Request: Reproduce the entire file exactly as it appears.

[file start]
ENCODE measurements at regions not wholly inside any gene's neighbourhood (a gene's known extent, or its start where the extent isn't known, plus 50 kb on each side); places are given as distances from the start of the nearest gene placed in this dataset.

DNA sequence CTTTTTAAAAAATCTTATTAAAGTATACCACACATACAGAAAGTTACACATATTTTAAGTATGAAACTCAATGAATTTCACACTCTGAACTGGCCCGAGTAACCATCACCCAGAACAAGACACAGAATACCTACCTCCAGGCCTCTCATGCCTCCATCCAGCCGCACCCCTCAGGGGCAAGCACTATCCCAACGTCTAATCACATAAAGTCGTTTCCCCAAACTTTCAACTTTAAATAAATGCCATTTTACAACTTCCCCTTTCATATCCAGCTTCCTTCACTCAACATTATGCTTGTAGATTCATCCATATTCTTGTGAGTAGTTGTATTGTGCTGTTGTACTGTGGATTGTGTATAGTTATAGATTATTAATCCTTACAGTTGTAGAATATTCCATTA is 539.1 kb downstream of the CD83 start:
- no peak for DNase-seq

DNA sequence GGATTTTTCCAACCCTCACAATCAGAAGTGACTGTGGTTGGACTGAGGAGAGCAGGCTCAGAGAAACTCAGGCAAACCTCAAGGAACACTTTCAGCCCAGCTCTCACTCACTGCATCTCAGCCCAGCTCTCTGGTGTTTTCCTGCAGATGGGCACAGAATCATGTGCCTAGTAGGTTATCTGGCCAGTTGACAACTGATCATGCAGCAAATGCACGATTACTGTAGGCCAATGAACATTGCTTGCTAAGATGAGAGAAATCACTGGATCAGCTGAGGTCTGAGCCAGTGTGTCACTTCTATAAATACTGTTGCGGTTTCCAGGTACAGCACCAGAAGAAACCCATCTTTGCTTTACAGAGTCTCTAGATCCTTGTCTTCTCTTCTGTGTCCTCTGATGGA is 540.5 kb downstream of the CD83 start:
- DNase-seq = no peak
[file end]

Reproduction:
ENCODE measurements at regions not wholly inside any gene's neighbourhood (a gene's known extent, or its start where the extent isn't known, plus 50 kb on each side); places are given as distances from the start of the nearest gene placed in this dataset.

DNA sequence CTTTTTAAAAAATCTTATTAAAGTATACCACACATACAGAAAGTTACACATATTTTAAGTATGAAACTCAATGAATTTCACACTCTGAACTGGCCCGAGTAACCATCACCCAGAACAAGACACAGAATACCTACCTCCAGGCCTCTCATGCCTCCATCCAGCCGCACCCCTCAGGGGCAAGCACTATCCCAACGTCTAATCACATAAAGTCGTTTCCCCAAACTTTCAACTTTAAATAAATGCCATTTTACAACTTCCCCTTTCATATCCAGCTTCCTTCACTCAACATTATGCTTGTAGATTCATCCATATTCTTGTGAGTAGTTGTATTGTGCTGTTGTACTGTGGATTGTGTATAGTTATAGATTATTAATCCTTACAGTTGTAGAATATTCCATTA is 539.1 kb downstream of the CD83 start:
- no peak for DNase-seq

DNA sequence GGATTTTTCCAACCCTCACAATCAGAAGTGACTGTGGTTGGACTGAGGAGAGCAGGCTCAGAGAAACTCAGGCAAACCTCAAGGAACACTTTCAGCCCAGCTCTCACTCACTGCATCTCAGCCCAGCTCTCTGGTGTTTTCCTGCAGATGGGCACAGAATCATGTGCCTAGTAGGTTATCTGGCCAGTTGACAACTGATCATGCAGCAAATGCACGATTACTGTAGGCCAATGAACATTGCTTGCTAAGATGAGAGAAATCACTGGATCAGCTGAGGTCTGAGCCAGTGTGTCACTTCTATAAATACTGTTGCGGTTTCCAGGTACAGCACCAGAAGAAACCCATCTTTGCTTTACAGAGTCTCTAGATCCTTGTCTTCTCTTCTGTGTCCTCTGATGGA is 540.5 kb downstream of the CD83 start:
- DNase-seq = no peak